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General Articles - Tools

Torque Wrenches -- Did you lose something?

Article written by Moab Man

Date Added: 09/12/2010

At some point if you turn wrenches, you will learn the importance of proper torque. The one example of the need for proper torque that will cause your friends the most laughter is when you tell them about how you lost a wheel while driving.

My first experience with learning the value of a torque wrench came in 1986 when the rear wheel of my parents Pontiac Grand Prix passed me on the driver?s side of the car.
Two educational things came from this experience. First, not every shade-tree mechanic learns the first time ? my father?s solution? Make the lugs even tighter.

Second, when lug nuts share the load equally, they tend to not vibrate themselves loose.

While loosing a wheel is certainly one of the more dramatic examples, there are many other reasons for using proper torque.

1. While not perceivable to your eye, when tightening down a bolt there is a stretching that occurs. A certain amount of stretch causes tension on the fastener. This is good. However, you know what they say about too much of a good thing? Over stretching the bolt will cause fatigue and eventual failure. A torque wrench, when used with a correct specification, keeps the bolt within operating range.

2. Sometimes a torque specification is meant to prevent damage to a component. For example, the torque load for the steel threaded spark plugs going into the aluminum head of the engine is usually around 15 ft lbs. Over-tightening of the spark plugs will eventually fatigue the aluminum threads and possibly strip them ? an expensive repair.

3. Seals! This is one that can cause a simple leak repair to turn into a cranium splitting nightmare. A seal is meant to have a specific compression. This allows the seal to (technical jargon coming up) properly squish and prevent a fluid or gas from getting past. Too little pressure and no squish. Too much pressure and the seal will crush.

4. Speaking of crush, aluminum is an interesting material. In some respects it can be incredibly strong, and yet it can be so brittle. Over-tightening aluminum with a steel bolt can cause it to break or crack. Anyone over-torque a transfercase bolt and break off a tab or even crack the case? Yup, it happens.

Hoping that we have impressed upon you the importance of torque wrenches, let?s transition to looking at a few types of torque wrenches.

Beam Style Torque Wrench ? This is your most basic of torque wrenches. Pulling of the handle causes a twist at the head which moves the indicator bar to show the torque load.
Summary ? Costs less. 0-75 ft lbs $24.99 Craftsman Beam Torque Wrench, 3 / 8 in. Drive / 0-150 ft lbs $29.99 Craftsman 150 ft lb Beam Style Torque Wrench 1/2 in. Drive. Takes a bit more user interaction as you have to watch the indicator. Upside, allows for really low torque readings. (09-12-2010)
Traditional ?Click? Torque Wrench ? Costs more, but if you can swing it you?ll be happy you did. Set the torque, pull, and listen for the click. It doesn?t get much easier than that.
Summary ? Cost is about 3x higher - 10-75 ft lbs $79.99 Craftsman Craftsman Microtork® Torque Wrench, 10-75 ft. lbs., 3 / 8 in. Drive / Craftsman Microtork® Torque Wrench, 20-150 ft. lbs., 1/2 in. Drive (09-12-2010). Downside: You will need a second torque wrench for smaller torque loads.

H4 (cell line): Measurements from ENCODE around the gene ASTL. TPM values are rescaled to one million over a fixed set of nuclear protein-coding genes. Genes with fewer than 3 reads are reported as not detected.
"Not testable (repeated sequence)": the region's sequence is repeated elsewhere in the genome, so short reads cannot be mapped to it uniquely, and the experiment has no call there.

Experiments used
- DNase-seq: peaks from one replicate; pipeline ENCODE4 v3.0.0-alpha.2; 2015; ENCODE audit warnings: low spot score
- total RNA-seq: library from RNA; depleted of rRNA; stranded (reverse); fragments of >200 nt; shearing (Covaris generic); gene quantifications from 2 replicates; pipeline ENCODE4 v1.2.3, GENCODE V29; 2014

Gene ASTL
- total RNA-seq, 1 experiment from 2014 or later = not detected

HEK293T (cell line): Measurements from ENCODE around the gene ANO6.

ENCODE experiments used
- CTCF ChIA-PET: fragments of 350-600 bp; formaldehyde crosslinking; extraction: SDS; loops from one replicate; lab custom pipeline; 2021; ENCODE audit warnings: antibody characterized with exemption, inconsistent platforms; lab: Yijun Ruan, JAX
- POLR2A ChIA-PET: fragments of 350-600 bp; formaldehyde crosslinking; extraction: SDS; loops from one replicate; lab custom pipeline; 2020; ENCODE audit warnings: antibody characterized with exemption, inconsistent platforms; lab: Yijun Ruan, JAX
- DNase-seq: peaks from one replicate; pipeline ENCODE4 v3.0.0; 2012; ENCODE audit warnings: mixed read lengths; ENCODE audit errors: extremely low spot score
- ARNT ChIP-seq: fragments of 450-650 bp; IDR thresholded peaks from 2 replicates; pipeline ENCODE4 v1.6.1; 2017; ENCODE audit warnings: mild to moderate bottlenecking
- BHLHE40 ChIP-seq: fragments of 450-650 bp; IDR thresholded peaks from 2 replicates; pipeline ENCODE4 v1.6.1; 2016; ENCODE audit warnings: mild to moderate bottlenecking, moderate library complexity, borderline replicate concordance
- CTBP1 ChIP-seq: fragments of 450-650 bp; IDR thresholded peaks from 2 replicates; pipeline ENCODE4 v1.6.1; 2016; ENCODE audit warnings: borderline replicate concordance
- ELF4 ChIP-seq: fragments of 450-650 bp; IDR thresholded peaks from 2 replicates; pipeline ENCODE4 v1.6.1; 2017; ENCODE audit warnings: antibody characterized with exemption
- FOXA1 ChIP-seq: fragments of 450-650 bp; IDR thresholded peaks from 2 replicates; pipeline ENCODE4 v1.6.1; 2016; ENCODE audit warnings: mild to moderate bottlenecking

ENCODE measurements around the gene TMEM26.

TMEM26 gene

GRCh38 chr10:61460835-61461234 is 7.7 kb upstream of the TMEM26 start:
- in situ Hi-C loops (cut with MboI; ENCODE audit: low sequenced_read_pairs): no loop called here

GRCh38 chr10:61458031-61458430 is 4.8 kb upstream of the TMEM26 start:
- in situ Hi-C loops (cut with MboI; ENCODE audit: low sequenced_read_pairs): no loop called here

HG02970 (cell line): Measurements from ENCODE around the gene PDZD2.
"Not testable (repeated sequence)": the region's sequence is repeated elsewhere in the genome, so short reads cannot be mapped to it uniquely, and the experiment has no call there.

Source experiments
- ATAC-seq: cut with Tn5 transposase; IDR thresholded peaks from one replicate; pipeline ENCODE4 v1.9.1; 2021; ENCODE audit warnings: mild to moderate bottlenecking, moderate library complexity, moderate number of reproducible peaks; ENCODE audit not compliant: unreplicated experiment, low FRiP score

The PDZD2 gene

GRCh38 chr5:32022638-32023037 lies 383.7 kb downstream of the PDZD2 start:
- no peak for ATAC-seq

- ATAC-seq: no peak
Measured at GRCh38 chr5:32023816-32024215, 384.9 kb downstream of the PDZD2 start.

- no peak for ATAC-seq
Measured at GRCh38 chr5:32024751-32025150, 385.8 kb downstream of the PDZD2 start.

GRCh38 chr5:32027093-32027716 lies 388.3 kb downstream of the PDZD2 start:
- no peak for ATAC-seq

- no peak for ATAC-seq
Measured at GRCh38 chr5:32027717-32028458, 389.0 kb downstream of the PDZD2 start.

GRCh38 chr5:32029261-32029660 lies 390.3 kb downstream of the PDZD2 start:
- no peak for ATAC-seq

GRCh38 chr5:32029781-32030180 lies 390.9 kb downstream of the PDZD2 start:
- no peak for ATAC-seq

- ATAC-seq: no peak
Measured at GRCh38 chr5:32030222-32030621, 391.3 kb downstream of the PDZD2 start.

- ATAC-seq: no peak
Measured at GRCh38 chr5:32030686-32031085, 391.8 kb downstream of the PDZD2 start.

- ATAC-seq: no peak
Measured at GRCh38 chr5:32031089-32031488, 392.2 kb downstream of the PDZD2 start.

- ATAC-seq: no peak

Inch Pound ?Click? Torque Wrench ? Many smaller torque specs are listed in inch pounds. For these smaller loads there are click style torque wrenches to cover those jobs below the range of more traditional 30-150 ft lbs torque wrenches.
Summary ? Choose the one you need. 1/4 in. drive will cover really small torque loads while its bigger brother, the 3/8 in drive, will work for most of us shade tree mechanics.

How To Use
1. Pull from the handle. Some wrenches will have specific marks indicating the pull area.

2. While applying torque keep your hand off the head of the wrench.

3. Don?t bounce the load on your torque wrench. Pull in a smooth motion.

4. Once the wrench ?clicks?? STOP! I have personally witnessed people with a misguided belief that you should take it a 1/4 turn more. If you?re not going to listen to the torque wrench what is the point of using it.

5. When you are done using the torque wrench return it to its lowest setting for storage.

6. Avoid using extensions. The longer the extension the greater the distortion in torque. Keep the torque wrench as close as possible to the fastener. There are calculators online that allow you to input length of the extension(s) used and what the torque wrench should be set at to compensate.
7. Crows feet ? again, locate an online calculator for a corrected torque value.

8. Never take the torque wrench above or below the wrenches torque range.

9. Assume the torque wrench is right hand only unless indicated otherwise.

10. And the least popular? Read the instruction manual. Some wrenches need to be lubricated.

Final Thoughts

Using proper torque is never appreciated until you screw something up. And with that thought in your head, in the next couple of weeks our very own Adventure Bob will demonstrate how to properly replace a pinion seal when he rebuilds the axle on our Grand Cherokee.

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